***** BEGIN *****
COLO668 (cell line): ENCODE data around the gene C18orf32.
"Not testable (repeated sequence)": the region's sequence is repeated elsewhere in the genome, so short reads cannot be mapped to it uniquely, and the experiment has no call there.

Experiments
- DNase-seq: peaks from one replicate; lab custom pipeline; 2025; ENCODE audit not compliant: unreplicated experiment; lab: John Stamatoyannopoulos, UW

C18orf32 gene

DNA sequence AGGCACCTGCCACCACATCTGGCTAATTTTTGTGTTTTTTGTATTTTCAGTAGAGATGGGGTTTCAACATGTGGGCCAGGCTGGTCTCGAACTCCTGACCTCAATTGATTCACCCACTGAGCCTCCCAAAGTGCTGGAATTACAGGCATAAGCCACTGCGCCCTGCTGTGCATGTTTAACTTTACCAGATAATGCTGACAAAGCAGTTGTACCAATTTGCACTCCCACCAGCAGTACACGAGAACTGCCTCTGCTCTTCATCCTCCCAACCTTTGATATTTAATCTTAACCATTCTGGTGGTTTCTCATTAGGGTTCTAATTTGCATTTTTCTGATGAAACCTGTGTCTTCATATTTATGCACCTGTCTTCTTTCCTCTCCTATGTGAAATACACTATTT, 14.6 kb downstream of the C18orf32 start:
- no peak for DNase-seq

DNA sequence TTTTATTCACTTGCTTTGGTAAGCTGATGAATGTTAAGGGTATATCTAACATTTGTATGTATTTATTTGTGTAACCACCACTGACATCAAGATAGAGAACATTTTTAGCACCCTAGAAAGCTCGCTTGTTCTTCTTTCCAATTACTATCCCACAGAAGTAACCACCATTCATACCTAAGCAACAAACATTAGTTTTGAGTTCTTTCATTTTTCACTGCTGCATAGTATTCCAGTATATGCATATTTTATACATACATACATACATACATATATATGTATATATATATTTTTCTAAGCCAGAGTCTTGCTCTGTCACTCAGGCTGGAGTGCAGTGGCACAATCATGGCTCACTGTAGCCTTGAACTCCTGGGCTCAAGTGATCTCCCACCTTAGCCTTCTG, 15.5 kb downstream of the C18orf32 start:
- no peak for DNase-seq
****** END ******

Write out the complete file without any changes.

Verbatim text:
COLO668 (cell line): ENCODE data around the gene C18orf32.
"Not testable (repeated sequence)": the region's sequence is repeated elsewhere in the genome, so short reads cannot be mapped to it uniquely, and the experiment has no call there.

Experiments
- DNase-seq: peaks from one replicate; lab custom pipeline; 2025; ENCODE audit not compliant: unreplicated experiment; lab: John Stamatoyannopoulos, UW

C18orf32 gene

DNA sequence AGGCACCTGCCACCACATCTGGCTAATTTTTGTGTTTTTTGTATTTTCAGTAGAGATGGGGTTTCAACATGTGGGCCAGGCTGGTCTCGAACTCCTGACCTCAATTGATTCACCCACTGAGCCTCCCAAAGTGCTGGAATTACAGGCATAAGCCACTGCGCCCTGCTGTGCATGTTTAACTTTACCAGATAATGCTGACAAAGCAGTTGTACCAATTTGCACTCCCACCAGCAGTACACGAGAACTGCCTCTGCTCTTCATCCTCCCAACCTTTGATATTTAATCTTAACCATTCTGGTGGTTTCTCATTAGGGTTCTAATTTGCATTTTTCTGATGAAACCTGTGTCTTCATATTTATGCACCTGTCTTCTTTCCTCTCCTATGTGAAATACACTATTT, 14.6 kb downstream of the C18orf32 start:
- no peak for DNase-seq

DNA sequence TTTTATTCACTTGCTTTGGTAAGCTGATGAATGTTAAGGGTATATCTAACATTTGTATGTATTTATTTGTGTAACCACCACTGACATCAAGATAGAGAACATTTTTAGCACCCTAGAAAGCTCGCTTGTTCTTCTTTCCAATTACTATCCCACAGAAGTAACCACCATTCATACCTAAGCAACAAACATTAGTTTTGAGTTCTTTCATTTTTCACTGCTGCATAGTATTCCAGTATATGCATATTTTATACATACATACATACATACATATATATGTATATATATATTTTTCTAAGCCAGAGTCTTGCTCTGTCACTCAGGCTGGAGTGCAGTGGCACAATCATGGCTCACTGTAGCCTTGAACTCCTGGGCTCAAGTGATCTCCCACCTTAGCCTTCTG, 15.5 kb downstream of the C18orf32 start:
- no peak for DNase-seq